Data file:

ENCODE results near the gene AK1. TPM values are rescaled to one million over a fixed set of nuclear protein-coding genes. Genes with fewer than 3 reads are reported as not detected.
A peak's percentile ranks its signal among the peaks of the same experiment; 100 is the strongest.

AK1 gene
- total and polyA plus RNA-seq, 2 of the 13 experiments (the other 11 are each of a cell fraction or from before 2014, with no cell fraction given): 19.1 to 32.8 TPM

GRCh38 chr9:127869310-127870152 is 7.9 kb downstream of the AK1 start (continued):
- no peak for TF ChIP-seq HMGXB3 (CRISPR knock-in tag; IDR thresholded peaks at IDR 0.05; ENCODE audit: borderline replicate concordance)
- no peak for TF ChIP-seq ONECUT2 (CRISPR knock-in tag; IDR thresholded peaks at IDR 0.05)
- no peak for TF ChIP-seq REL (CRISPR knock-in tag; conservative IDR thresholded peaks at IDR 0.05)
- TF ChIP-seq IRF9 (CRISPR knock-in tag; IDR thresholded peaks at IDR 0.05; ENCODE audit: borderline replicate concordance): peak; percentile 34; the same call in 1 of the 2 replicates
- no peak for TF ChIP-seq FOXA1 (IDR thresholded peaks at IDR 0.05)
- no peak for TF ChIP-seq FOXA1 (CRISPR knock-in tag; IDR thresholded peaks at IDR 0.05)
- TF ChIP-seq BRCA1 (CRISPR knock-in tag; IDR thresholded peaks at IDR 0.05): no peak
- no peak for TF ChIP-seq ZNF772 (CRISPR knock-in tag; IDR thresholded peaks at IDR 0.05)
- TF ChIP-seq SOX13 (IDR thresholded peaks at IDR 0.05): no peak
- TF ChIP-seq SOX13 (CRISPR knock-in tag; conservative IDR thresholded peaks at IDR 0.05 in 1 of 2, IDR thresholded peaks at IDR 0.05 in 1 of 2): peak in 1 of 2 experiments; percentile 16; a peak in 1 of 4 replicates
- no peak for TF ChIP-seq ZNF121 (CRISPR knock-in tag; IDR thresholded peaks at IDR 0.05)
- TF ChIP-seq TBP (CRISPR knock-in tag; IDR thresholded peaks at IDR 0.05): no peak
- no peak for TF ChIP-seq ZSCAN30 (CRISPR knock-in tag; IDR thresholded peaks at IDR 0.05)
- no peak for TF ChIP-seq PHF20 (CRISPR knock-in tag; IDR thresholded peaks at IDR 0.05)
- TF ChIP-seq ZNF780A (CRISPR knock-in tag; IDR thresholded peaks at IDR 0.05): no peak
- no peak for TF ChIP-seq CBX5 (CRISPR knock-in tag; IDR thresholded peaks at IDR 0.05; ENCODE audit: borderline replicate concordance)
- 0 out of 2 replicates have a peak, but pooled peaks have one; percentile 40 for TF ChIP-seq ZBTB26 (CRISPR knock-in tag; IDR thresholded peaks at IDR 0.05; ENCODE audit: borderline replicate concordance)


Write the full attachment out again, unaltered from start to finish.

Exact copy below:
ENCODE results near the gene AK1. TPM values are rescaled to one million over a fixed set of nuclear protein-coding genes. Genes with fewer than 3 reads are reported as not detected.
A peak's percentile ranks its signal among the peaks of the same experiment; 100 is the strongest.

AK1 gene
- total and polyA plus RNA-seq, 2 of the 13 experiments (the other 11 are each of a cell fraction or from before 2014, with no cell fraction given): 19.1 to 32.8 TPM

GRCh38 chr9:127869310-127870152 is 7.9 kb downstream of the AK1 start (continued):
- no peak for TF ChIP-seq HMGXB3 (CRISPR knock-in tag; IDR thresholded peaks at IDR 0.05; ENCODE audit: borderline replicate concordance)
- no peak for TF ChIP-seq ONECUT2 (CRISPR knock-in tag; IDR thresholded peaks at IDR 0.05)
- no peak for TF ChIP-seq REL (CRISPR knock-in tag; conservative IDR thresholded peaks at IDR 0.05)
- TF ChIP-seq IRF9 (CRISPR knock-in tag; IDR thresholded peaks at IDR 0.05; ENCODE audit: borderline replicate concordance): peak; percentile 34; the same call in 1 of the 2 replicates
- no peak for TF ChIP-seq FOXA1 (IDR thresholded peaks at IDR 0.05)
- no peak for TF ChIP-seq FOXA1 (CRISPR knock-in tag; IDR thresholded peaks at IDR 0.05)
- TF ChIP-seq BRCA1 (CRISPR knock-in tag; IDR thresholded peaks at IDR 0.05): no peak
- no peak for TF ChIP-seq ZNF772 (CRISPR knock-in tag; IDR thresholded peaks at IDR 0.05)
- TF ChIP-seq SOX13 (IDR thresholded peaks at IDR 0.05): no peak
- TF ChIP-seq SOX13 (CRISPR knock-in tag; conservative IDR thresholded peaks at IDR 0.05 in 1 of 2, IDR thresholded peaks at IDR 0.05 in 1 of 2): peak in 1 of 2 experiments; percentile 16; a peak in 1 of 4 replicates
- no peak for TF ChIP-seq ZNF121 (CRISPR knock-in tag; IDR thresholded peaks at IDR 0.05)
- TF ChIP-seq TBP (CRISPR knock-in tag; IDR thresholded peaks at IDR 0.05): no peak
- no peak for TF ChIP-seq ZSCAN30 (CRISPR knock-in tag; IDR thresholded peaks at IDR 0.05)
- no peak for TF ChIP-seq PHF20 (CRISPR knock-in tag; IDR thresholded peaks at IDR 0.05)
- TF ChIP-seq ZNF780A (CRISPR knock-in tag; IDR thresholded peaks at IDR 0.05): no peak
- no peak for TF ChIP-seq CBX5 (CRISPR knock-in tag; IDR thresholded peaks at IDR 0.05; ENCODE audit: borderline replicate concordance)
- 0 out of 2 replicates have a peak, but pooled peaks have one; percentile 40 for TF ChIP-seq ZBTB26 (CRISPR knock-in tag; IDR thresholded peaks at IDR 0.05; ENCODE audit: borderline replicate concordance)